Friday, April 29, 2011

Australian Supplier of Twelve by Twelve Book

Twelve by Twelve on sale at Can Do BooksA major shipment of the book Twelve by Twelve: The International Art Quilt Challenge has arrived in Australia - at last!  Kirsty and Brenda are prepared for in-person sales but, when it comes to mail order, we leave it to the experts at Can Do Books in Hawthorn, Melbourne. They have the book in stock and, if you order from the Can Do Books Website before noon, they ship the same business day.

Can Do Books also sell at the Craft and Quilt Fairs throughout Australia including the Tasmanian show that is on this weekend. Pop into Stand D14 at the Superdome in Launceston and take a look at the book!

Tuesday, April 26, 2011

Crescendoh Spotlight

I am thrilled to announce that Crescendoh is hosting a four-week special feature about us and our book! Crescendoh is Jenny Doh's amazing website dedicated to "creative passion, authentic community and focused compassion." I think our 12x12 group fits this poignant description perfectly, and we are honored that Jenny was eager to share our project with her readers.

Each Monday (starting yesterday), three of the "twelves" will be featured on the Crescendoh home page. Just scroll down until you see the image of our book cover, then three of our smiling faces. You can read the first few words of an essay written by each artist, then click on the ... ellipses and that will take to you to a page with her full essay and some bonus pictures of her artwork.

Karen, Kristin and Helen are the featured artists this week. Be sure to check Crescendoh over the next three Mondays to read more thoughts about art and community from each of us.

Aside from checking out our spotlight, be sure to peruse all Crescendoh has to offer. It's an astounding collection of ideas and inspiration about art, plus classes, book reviews, stories and even a shop filled with arty goodies. Whenever I have a few minutes and I'm looking for insight or inspiration, I always scroll through the Crescendoh archives for beautiful essays about living a creative life.

Friday, April 22, 2011

Look what Mr B has...

Mr B's Emporium of Reading Delights is an independent book shop in Bath. Last year it won the prize for the best Independent Bookshop in the South West and in 2008 it was the best Independent Bookshop fullstop as voted for at the British Book Industry Awards. It is a beauiful place to browse wth leather chairs to read in by a fire, and free coffee and staff who know more about books than you thought it was possible to know.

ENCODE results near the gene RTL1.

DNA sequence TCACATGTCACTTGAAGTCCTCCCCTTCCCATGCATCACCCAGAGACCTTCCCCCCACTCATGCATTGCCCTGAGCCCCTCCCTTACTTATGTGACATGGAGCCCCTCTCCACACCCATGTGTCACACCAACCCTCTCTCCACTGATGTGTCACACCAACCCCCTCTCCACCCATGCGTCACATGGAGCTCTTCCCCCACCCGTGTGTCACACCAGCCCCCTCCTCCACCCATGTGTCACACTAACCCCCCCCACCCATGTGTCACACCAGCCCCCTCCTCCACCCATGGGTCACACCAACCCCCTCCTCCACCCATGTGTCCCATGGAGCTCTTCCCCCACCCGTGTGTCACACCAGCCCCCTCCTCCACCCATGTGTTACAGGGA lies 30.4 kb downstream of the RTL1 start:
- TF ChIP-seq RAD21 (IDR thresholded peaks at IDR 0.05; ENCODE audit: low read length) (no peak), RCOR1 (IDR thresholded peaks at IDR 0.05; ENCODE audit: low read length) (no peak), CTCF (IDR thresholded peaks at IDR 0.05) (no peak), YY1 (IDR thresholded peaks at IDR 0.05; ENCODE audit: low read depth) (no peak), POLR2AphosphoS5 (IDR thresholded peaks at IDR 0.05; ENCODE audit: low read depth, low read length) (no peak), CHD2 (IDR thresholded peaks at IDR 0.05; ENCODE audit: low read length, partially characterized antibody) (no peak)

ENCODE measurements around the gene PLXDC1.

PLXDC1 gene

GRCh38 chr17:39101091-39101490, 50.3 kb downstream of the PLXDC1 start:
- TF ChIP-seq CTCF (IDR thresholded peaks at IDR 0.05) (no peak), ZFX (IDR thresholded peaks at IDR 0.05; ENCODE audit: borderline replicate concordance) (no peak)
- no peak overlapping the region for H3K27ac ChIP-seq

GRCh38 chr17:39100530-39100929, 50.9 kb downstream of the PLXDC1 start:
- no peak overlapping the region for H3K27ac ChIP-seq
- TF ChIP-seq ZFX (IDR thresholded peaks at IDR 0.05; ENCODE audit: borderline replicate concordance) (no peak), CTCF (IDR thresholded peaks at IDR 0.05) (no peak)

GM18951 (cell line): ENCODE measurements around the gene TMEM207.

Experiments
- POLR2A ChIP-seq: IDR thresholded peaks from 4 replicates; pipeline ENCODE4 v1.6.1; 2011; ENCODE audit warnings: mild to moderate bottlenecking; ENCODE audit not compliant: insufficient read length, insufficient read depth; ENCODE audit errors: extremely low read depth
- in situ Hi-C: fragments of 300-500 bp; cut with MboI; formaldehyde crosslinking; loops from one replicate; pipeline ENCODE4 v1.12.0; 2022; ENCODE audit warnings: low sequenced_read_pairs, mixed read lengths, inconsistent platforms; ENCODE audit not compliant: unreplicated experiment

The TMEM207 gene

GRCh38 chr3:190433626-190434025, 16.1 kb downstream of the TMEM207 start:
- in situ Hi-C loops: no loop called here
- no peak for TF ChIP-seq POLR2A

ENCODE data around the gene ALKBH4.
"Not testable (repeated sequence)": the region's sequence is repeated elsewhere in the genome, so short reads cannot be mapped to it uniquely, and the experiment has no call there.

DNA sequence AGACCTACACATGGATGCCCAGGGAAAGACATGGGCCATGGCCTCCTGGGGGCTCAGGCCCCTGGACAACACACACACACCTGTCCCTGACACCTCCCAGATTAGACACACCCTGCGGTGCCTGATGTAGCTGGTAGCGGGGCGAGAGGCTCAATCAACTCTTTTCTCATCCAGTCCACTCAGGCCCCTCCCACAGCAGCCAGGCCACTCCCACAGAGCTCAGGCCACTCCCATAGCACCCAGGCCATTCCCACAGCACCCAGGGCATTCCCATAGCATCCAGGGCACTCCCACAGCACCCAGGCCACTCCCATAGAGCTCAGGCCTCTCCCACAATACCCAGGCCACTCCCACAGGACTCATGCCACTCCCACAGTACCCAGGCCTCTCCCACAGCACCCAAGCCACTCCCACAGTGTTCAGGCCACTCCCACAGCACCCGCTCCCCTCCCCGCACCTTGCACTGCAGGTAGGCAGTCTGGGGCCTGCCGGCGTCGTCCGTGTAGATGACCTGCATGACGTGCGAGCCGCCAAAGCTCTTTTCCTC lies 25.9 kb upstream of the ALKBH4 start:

And look what is in the window. Can you see it?
No? Shall I go closer for you?

There is our book - prime place right by the door. No missing it :)

Midsomer Quilting Exhibition

Our Theme Series are currently on show at Midsomer Quilting. De Pickford and Chris Howell transformed their classroom into a great exhibition space and the simple method of micro-tackinng the quilts to black curtains worked very well for our twelve inch quilts. I have been popping into chat to visitors and answer questions and have had a great time. The exhibition is on until tomorrow (Saturday 24th April at 4pm)  and I shall be there tomorrow afternoon - last chance before Festival of Quilts in August to see the quilts and get your book signed!
De and Chris ready to begin work
The first quilt is up!

Soon the room is full.

And then the people came...

Saturday, April 16, 2011

Twelve by Twelve Art & Soul Radio Podcast

Four of the Twelves, Deborah, Diane, Nikki and Kristin are interviewed by Lesley Riley on Art and Soul Radio about our project and the book.

Download the Twelve by Twelve International Art Quilt Challenge podcast (18.3MB).

Chartreuse Colorplay Website Update

The website has been updated to display our Chartreuse Colorplay quilts:
The individual Colorplay Artist Galleries have also been updated.  These updates have been prepared on the run.  Please e-mail Brenda if you come across any broken links or other glitches.

Wednesday, April 13, 2011

My Spicy Roving

I do believe that somewhere in this pile of roving are the colors that Helen has given us. I think I will do another felted piece.

Tuesday, April 12, 2011

Spice spice baby!

Here' s my colur theme: Spice.
Which as you can see is a tasy way of describing the womderful ranges of burnt umbres, tans and bronzes, mucky greens and soft mustardy yellows that exist in the plant world.

And if you want to throw in some coriander into your massala quilt, feel free!

Nénuphars in Sapporo

I had never really cared much about the colour chartreuse before this challenge. But when Gerrie picked it as our new colour scheme, I suddenly discovered that chartreuse was everywhere, even in my collections of pictures. I also found out that this colour was going well with many others and, eventually, that I rather liked it.
I chose a few photos that inspired me, some taken during my trip in Japan last year, and I finally decided to concentrate on water lilies photographed in Sapporo.
And here is my chartreuse quilt...
First, I hand-dyed many shades of chartreuse. (I've got a lot of chartreuse fabric in my stash now!). I added dark green and purple as I found these colours made a nice contrast with the light shades of chartreuse. The water lilies, flowers and leaves, are stitched through all layers. The quilt is completely quilted by machine except for the three little hand-stitched flowers on the upper left side.
Here's a detail of the quilting...
"Nénuphars" is the French word for water lilies. When I see water lilies, I often think of Claude Monet's Nympheas. I fell in love with them, and with Impressionism, 35 years ago in Paris, but I still have to visit Monet's garden in Giverny.
I will post more pictures later today, or tomorrow, on my blog.

Chartreuse is a Neutral